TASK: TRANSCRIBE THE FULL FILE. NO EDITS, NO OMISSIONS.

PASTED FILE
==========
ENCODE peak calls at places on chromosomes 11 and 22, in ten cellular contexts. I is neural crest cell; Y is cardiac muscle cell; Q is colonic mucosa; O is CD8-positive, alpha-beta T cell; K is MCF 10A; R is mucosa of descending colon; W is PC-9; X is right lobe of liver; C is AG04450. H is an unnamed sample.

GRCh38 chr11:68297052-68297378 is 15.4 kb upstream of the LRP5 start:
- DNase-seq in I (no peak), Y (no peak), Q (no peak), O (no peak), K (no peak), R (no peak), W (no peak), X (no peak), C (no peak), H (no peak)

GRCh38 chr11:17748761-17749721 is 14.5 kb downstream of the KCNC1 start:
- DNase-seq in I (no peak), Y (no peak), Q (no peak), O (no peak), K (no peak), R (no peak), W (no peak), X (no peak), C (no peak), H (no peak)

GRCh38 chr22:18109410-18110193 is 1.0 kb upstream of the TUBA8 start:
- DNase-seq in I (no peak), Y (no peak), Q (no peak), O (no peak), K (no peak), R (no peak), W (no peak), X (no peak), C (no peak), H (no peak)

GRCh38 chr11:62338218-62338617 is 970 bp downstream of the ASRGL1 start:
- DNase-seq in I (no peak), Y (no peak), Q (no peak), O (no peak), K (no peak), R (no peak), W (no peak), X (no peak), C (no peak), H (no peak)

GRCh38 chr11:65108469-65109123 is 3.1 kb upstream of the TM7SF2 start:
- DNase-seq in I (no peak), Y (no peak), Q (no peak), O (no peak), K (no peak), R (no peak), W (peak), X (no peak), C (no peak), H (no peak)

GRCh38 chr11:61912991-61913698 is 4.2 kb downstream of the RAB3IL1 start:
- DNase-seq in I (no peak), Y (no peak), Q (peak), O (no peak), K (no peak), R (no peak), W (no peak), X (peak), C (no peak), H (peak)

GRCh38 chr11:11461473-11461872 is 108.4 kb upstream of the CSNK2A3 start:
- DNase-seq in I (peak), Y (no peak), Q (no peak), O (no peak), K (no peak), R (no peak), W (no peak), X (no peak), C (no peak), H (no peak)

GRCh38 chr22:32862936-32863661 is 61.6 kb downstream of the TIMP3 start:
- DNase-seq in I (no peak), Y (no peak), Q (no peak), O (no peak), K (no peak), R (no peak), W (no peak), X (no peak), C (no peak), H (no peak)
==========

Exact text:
ENCODE peak calls at places on chromosomes 11 and 22, in ten cellular contexts. I is neural crest cell; Y is cardiac muscle cell; Q is colonic mucosa; O is CD8-positive, alpha-beta T cell; K is MCF 10A; R is mucosa of descending colon; W is PC-9; X is right lobe of liver; C is AG04450. H is an unnamed sample.

GRCh38 chr11:68297052-68297378 is 15.4 kb upstream of the LRP5 start:
- DNase-seq in I (no peak), Y (no peak), Q (no peak), O (no peak), K (no peak), R (no peak), W (no peak), X (no peak), C (no peak), H (no peak)

GRCh38 chr11:17748761-17749721 is 14.5 kb downstream of the KCNC1 start:
- DNase-seq in I (no peak), Y (no peak), Q (no peak), O (no peak), K (no peak), R (no peak), W (no peak), X (no peak), C (no peak), H (no peak)

GRCh38 chr22:18109410-18110193 is 1.0 kb upstream of the TUBA8 start:
- DNase-seq in I (no peak), Y (no peak), Q (no peak), O (no peak), K (no peak), R (no peak), W (no peak), X (no peak), C (no peak), H (no peak)

GRCh38 chr11:62338218-62338617 is 970 bp downstream of the ASRGL1 start:
- DNase-seq in I (no peak), Y (no peak), Q (no peak), O (no peak), K (no peak), R (no peak), W (no peak), X (no peak), C (no peak), H (no peak)

GRCh38 chr11:65108469-65109123 is 3.1 kb upstream of the TM7SF2 start:
- DNase-seq in I (no peak), Y (no peak), Q (no peak), O (no peak), K (no peak), R (no peak), W (peak), X (no peak), C (no peak), H (no peak)

GRCh38 chr11:61912991-61913698 is 4.2 kb downstream of the RAB3IL1 start:
- DNase-seq in I (no peak), Y (no peak), Q (peak), O (no peak), K (no peak), R (no peak), W (no peak), X (peak), C (no peak), H (peak)

GRCh38 chr11:11461473-11461872 is 108.4 kb upstream of the CSNK2A3 start:
- DNase-seq in I (peak), Y (no peak), Q (no peak), O (no peak), K (no peak), R (no peak), W (no peak), X (no peak), C (no peak), H (no peak)

GRCh38 chr22:32862936-32863661 is 61.6 kb downstream of the TIMP3 start:
- DNase-seq in I (no peak), Y (no peak), Q (no peak), O (no peak), K (no peak), R (no peak), W (no peak), X (no peak), C (no peak), H (no peak)